obtainable from present viseometric techniques. However, the ma-

terial coefficients vl and v2 which appear in the equation for the

normal stress (3.10) have not been determined.

§ 4. Rayleigh's problem with a Rivlin-Ericksen fluid.

If

a fluid

is

representable

 

by

a

constitutive

equation

in

which

the

stress

is

proportional

to

the

spatial

gradient

of the

velocity,

the

acceler-

ation,

and

higher

acceleration

terms,

Rivlin

and

Ericksen

la)

have

shown

that

the

general

tensor

form

for

an

isotropic

fluid

which is properly invariant

to

the

coordinate

system

may

be

written in matrix form as

 
 

=

/(A1, A2,

Aa

),

(4.1)

where

T

is

the

extra

stress

matrix

and

the

matrix

A1

has

the

components

 
 

a}1)

=

(ui,j

@

u],i)

=

2eij;

A1

=

2D.

(4.2)

Also the components of the higher order matrices An

(n

>

1)

are

given by

~(n) __

~*ii

c~a(n-1)

ij

ôt

 

_{_ U/Ca:(;.~,Æ1)_{_ ~~~--1)Uk,j _~ ~k]

ù (n-l) Uk, t.

(4.3)

The latter equation is written in a rectangular cartesian tensor

form, which is suitable for this problem.

The

functional form of equation (4.1) may be assumed to

be

a

polynomial representation and Rivlinl2),

and Rivlin

and Erick-

sen la) have shown that for Ar = 0 when r > 2, the most general

form of equation (4.1) for an incompressible fluid is

P = «0I @ «lA1 @ Œ2A2 @ «aA~ + Œ4A~ @ «5(AIA2 + A2A1) @

@ Œ6(A~A2 + A2A~) + ŒT(A1A~ + A~A1) + «s(A1A 2 +A~A1)~

(4.4)

The

general

theory

states

that

the

coefficients

«~

are

to

be

RAYLEIGIt

AND

STOKES

PROBLEMS

173

polynomial expressions in the eight scalar invariants

tr A~,

tr A~,

trA1A2, trA~A2, trA1A~, trA1A2, trA1 and trA2. These are

2

2

easily shown to be of the form

«~ =

G(~~, ,~)

=

ô[i)~~ +

~~~)~4 +

...

+

~~%~ +

q- c~(2i)K2k2 @

...

q- (}~i)Kak q- õ2(i)K5k @ ...

(4.5)

for the Rayleigh problem.

The

complexity of this

set

of equations

is enormous,

and

the

classification of a fluid by the set

of coefficients (/~~~>, ?!% Õff)) for

this simple one-dimensional I!ow, seems to be asking too much

from even the most patient

experimentalist.

Further,

a basic

as-

sumption has been made, namely that A r = 0 when r > 2. For the

type of flow being discussed, Aa, A4

....

,An :/= 0 unless the coef-

ficients of these matrices are identically zero. Further, there are no

estimates at present to tell which of the terms are more important.

Coleman

and Noll 4) have used the concept of a simple fluid

(NollS)) and a smoothness assumption to show that for slow

motions, the simple fluid may be approximated to various orders

by certain special Rivlin-Ericksen tensors.

The constitutive equation which represents a second order fluid

is given as

 

=

&A1

+

¢2A2 +

C~(A~),

(4.6)

and for a third order fluid8):

 

=

[&

+

46 tr(A~)2~ A~ +

&A2

+

¢~A~ +

 

-H ~4Aa -H ¢5(A1A2 -t- A2A1),

(4.7)

where the ¢~ are material c°nstants. In the approximation scheme

which is used to solve the resulting equations, it is necessary to have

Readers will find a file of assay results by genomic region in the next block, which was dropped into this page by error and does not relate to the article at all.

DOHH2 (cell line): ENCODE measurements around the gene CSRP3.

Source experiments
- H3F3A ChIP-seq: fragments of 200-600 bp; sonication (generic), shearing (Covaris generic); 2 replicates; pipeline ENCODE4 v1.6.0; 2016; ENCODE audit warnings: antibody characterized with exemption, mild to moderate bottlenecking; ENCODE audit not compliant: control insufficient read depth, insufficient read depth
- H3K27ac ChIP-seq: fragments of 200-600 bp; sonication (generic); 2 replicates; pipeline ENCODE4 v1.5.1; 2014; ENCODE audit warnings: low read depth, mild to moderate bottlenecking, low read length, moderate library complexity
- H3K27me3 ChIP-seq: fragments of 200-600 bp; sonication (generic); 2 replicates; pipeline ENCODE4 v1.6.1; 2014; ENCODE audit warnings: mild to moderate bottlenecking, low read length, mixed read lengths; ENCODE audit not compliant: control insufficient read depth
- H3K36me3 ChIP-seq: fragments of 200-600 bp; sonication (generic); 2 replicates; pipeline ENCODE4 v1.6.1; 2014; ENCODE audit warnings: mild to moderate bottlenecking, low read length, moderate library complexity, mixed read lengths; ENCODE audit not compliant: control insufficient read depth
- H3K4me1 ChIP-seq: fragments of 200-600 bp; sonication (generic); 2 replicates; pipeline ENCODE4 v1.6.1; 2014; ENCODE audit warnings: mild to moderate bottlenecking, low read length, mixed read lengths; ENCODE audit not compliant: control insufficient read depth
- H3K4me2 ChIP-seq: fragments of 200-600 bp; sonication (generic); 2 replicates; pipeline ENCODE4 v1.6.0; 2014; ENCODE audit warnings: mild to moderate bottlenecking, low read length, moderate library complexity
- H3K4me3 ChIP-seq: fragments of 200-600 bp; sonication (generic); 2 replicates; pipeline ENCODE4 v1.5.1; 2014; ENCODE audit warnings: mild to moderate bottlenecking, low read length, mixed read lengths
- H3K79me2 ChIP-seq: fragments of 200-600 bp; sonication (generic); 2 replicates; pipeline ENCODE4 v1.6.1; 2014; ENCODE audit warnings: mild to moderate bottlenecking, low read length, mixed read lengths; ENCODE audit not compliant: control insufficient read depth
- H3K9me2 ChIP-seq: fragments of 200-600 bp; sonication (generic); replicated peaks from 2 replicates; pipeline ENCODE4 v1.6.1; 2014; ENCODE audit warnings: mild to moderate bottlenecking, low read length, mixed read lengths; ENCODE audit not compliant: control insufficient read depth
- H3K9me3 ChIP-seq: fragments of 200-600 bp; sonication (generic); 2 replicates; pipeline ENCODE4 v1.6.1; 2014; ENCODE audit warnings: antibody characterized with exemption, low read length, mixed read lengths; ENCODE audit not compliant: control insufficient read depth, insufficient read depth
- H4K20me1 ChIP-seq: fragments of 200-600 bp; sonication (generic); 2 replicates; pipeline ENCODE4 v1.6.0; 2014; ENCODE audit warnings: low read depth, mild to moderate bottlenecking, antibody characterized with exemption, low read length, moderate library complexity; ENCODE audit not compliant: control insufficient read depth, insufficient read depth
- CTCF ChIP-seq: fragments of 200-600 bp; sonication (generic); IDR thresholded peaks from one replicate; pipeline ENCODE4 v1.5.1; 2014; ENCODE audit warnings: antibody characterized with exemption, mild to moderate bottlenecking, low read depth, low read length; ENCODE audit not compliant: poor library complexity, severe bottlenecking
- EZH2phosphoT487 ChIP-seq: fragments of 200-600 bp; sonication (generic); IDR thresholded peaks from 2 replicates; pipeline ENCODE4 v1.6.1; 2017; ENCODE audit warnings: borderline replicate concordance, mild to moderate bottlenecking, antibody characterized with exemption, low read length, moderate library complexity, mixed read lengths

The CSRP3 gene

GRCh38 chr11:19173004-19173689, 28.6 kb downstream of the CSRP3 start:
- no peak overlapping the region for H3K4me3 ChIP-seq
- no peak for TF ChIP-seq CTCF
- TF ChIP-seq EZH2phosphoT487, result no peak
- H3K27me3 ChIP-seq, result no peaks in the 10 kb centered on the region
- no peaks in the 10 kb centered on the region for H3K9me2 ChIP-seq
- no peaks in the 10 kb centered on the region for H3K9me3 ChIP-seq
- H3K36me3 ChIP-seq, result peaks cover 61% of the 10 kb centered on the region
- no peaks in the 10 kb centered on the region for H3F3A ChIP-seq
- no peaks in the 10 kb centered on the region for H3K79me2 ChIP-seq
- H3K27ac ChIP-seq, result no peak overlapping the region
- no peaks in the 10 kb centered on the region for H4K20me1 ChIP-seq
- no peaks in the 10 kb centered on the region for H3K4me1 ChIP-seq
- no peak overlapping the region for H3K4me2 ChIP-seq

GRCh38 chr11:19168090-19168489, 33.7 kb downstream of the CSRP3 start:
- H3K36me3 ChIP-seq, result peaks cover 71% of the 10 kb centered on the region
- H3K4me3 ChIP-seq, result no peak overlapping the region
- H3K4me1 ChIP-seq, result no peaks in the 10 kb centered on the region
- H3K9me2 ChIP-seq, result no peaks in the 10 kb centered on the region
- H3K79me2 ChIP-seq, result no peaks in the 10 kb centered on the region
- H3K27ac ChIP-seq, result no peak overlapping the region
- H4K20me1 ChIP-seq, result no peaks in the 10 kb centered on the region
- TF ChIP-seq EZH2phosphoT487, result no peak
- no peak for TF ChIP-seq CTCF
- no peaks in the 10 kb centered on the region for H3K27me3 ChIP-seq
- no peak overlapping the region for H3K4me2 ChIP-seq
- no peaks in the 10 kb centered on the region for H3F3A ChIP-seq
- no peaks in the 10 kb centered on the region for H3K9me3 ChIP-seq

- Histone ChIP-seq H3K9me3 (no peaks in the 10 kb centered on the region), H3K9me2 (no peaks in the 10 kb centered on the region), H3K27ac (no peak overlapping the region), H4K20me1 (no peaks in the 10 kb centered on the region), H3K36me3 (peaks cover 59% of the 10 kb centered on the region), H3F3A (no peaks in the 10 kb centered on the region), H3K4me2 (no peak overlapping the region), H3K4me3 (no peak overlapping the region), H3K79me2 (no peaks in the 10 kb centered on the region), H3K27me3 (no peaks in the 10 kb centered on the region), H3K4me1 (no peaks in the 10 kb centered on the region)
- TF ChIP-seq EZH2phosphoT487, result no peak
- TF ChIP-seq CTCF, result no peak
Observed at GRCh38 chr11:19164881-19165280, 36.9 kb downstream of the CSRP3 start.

the parameter noc tt small, hence the method of solution is com-

patible with the form of the eonstitutive equation.

For the system previously considered, that is, an infinite flat

plate in a medium of non-linear fluid, the only non-zero com-

ponents

of

a}~ ) are

 

~12

-(')=-(~)

~2~

=

K. Then

the stress components

(4.7) become:

 

hl

=

CaK2 +

2¢5~,~,

 

(4.7a)

t22 =

(242 -~- 43) K2 -I- (644 @ 245) Kk,

(4.7b)

taa =

0

=

t13 -~- t2a

 

(4.7c)

  • 174 WILLIAM

H.

SCHWARZ

 

and

 

tl2 =

t2i ---- ¢1~c +

¢2k +

¢4;~ +

2(¢+ +

¢6) K3.

 

Define the dimensionless quantities

 

,'o =

¢1b,

~

¢~u*/p,~o~,

r~ =

¢3/¢~,

rt

=

¢i¢1/¢~

 

(i

>

 

Tl~

=

t~k/pU~.

 

Then equations (4.7) become:

 
 

Tll

:

s3nK 2 +

2e5rt2KK,

 

T22 :

(2 -~- ra) ~K 2 ~- (6r4 + 2r5) ~t2K]iT;

Tsa

=

0

and

 

TI~

=

K

+

L/~ +

~2Vr4/~ +

2(r6

+

rs) K31.

 

(4.7d)

3);

(4.8)

(4.9a)

(4.9b)

Making the assumpfion that

B

:

B(0) +

~tB(1) +

~2B(2) +

...

,

(4.10)

where B stands

for T,k,

U, K,

I~, and ~7, obtain:

T(O)

12

=

K (°)

+

Tl 1) :

K (1) -~ -/17(0),

Also

and

T(2)

12

7

___

K (2)

+

E (1) +

r4K (°) +

2(e5 +

rô)[K(°)] 2.

T(O)

11

----

T(O)

22

=

Ta(~ ---- 0,

Til ) =

e3[K(0)] 2",

~22T(1):

(2

-~-

eS) [K(O)] 2

T(2)

22

T~] ) :

(2 +

e3[2K(1)K(O)] + 2r512K(°)/17(°)];

e3)[2K(1)K(O)] +

(6e4 +

2rõ)K(°)K(°).

(4. I 1)

(4.12)

(4.13)

(4.14)

(4.15)

The equations of motion then become

~U(o)

eO

~2U(O)

ôy~

--

0,

~U(1)

eO

32U(1)

ôyz

_

0

ôY

~(o)

(4.16)

and

~U(2)

aO

~2U(2)

aY 2

__

--

0

~Y

[~(1) +

r4~(o) +

2(r5 +

r6)[K(°)]8].

(4.17)

The initial and boundary conditions are given by equations (2.20). The solutions of the equations (4.16) are readily found by the

RAYLEIGH AND

STOKES PROBLEMS

175

methods previously discussed as:

U(O)(O, Y)

=

1 --

erf(4);

K (°) --

-- --1

(~0)~

exp(--42),

{4.18)

U (1) (0,

Y) =

--

1

-

8,V'a

ya

0~

e- rù/4o,

K(1 )--

--1

~C2--~0~ expl-- 42(342 -- 244)].

(4.19)

Equation (4.17) becomes

U(2)

30

~2 U(2)

 

c~Y2

_

__

1

0 .3

e -~2 [--- 15 -]- 5543

--

3245 +

447]

 

+

4C9r

 
 

8 4

~

+

0-3